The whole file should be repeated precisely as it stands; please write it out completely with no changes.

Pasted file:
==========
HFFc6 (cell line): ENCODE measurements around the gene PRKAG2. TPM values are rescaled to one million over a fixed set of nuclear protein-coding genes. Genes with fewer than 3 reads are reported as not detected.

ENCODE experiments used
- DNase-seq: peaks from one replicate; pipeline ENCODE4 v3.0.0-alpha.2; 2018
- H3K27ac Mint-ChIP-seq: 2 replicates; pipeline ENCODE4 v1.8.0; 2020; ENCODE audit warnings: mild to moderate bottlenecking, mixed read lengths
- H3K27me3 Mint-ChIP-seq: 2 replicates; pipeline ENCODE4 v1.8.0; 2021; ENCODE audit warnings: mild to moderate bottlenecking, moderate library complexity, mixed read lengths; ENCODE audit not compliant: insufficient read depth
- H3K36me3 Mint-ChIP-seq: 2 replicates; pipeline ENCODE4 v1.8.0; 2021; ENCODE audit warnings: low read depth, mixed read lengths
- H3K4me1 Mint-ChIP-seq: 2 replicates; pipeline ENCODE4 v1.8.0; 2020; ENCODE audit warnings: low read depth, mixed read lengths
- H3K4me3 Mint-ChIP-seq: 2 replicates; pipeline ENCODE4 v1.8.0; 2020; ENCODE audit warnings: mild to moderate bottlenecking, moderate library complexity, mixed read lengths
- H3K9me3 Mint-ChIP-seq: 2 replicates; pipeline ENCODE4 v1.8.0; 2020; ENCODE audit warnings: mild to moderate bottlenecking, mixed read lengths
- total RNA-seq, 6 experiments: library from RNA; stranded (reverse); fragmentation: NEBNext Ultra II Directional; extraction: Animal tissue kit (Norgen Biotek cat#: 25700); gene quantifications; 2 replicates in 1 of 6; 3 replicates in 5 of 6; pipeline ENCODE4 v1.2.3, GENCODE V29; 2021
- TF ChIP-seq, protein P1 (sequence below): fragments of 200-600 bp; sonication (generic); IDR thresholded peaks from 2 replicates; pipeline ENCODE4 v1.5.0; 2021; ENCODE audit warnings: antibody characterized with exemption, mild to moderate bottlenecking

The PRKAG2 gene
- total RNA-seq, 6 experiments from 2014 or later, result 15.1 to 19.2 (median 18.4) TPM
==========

HFFc6 (cell line): ENCODE measurements around the gene PRKAG2. TPM values are rescaled to one million over a fixed set of nuclear protein-coding genes. Genes with fewer than 3 reads are reported as not detected.

ENCODE experiments used
- DNase-seq: peaks from one replicate; pipeline ENCODE4 v3.0.0-alpha.2; 2018
- H3K27ac Mint-ChIP-seq: 2 replicates; pipeline ENCODE4 v1.8.0; 2020; ENCODE audit warnings: mild to moderate bottlenecking, mixed read lengths
- H3K27me3 Mint-ChIP-seq: 2 replicates; pipeline ENCODE4 v1.8.0; 2021; ENCODE audit warnings: mild to moderate bottlenecking, moderate library complexity, mixed read lengths; ENCODE audit not compliant: insufficient read depth
- H3K36me3 Mint-ChIP-seq: 2 replicates; pipeline ENCODE4 v1.8.0; 2021; ENCODE audit warnings: low read depth, mixed read lengths
- H3K4me1 Mint-ChIP-seq: 2 replicates; pipeline ENCODE4 v1.8.0; 2020; ENCODE audit warnings: low read depth, mixed read lengths
- H3K4me3 Mint-ChIP-seq: 2 replicates; pipeline ENCODE4 v1.8.0; 2020; ENCODE audit warnings: mild to moderate bottlenecking, moderate library complexity, mixed read lengths
- H3K9me3 Mint-ChIP-seq: 2 replicates; pipeline ENCODE4 v1.8.0; 2020; ENCODE audit warnings: mild to moderate bottlenecking, mixed read lengths
- total RNA-seq, 6 experiments: library from RNA; stranded (reverse); fragmentation: NEBNext Ultra II Directional; extraction: Animal tissue kit (Norgen Biotek cat#: 25700); gene quantifications; 2 replicates in 1 of 6; 3 replicates in 5 of 6; pipeline ENCODE4 v1.2.3, GENCODE V29; 2021
- TF ChIP-seq, protein P1 (sequence below): fragments of 200-600 bp; sonication (generic); IDR thresholded peaks from 2 replicates; pipeline ENCODE4 v1.5.0; 2021; ENCODE audit warnings: antibody characterized with exemption, mild to moderate bottlenecking

The PRKAG2 gene
- total RNA-seq, 6 experiments from 2014 or later, result 15.1 to 19.2 (median 18.4) TPM